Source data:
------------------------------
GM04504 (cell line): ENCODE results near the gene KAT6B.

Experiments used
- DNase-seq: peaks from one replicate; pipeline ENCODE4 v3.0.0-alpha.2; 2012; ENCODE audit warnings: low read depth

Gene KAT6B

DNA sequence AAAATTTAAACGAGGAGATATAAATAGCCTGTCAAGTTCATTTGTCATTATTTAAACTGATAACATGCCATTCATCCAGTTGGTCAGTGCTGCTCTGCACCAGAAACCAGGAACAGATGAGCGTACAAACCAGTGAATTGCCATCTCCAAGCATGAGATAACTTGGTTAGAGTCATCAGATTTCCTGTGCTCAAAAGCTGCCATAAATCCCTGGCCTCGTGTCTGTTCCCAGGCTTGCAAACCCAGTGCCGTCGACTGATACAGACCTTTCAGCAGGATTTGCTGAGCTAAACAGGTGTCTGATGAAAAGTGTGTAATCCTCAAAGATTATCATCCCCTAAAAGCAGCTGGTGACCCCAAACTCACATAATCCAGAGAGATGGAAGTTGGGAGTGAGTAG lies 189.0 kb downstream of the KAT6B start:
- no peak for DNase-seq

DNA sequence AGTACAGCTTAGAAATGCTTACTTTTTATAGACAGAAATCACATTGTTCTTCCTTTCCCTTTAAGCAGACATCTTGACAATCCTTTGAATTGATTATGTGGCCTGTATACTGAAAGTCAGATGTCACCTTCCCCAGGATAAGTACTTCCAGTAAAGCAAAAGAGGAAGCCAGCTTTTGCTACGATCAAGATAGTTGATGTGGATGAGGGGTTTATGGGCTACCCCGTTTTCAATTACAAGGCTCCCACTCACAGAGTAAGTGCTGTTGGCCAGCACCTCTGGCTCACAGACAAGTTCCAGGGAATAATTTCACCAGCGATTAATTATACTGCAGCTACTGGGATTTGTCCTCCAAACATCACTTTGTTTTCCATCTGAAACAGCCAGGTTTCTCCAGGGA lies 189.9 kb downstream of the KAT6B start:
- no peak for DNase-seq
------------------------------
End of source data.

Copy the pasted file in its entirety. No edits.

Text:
GM04504 (cell line): ENCODE results near the gene KAT6B.

Experiments used
- DNase-seq: peaks from one replicate; pipeline ENCODE4 v3.0.0-alpha.2; 2012; ENCODE audit warnings: low read depth

Gene KAT6B

DNA sequence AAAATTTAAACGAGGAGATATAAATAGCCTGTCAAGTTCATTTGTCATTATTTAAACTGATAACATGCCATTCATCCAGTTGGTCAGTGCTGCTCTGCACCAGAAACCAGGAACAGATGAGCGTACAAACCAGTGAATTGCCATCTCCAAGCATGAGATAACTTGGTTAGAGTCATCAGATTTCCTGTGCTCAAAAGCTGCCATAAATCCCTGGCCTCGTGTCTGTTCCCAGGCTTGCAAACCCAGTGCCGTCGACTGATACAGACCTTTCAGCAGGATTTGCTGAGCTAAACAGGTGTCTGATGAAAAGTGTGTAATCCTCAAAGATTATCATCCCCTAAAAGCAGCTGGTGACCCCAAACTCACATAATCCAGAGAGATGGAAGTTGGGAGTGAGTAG lies 189.0 kb downstream of the KAT6B start:
- no peak for DNase-seq

DNA sequence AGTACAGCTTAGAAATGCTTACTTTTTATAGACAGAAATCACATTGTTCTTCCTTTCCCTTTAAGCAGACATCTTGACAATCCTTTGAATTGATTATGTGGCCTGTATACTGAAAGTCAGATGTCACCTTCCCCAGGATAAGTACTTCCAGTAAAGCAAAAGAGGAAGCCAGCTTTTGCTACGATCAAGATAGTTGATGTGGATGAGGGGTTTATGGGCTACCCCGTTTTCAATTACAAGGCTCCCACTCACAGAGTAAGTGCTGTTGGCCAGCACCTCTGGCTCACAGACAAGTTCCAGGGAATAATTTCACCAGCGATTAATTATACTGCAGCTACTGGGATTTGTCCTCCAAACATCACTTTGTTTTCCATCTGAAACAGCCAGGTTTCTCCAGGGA lies 189.9 kb downstream of the KAT6B start:
- no peak for DNase-seq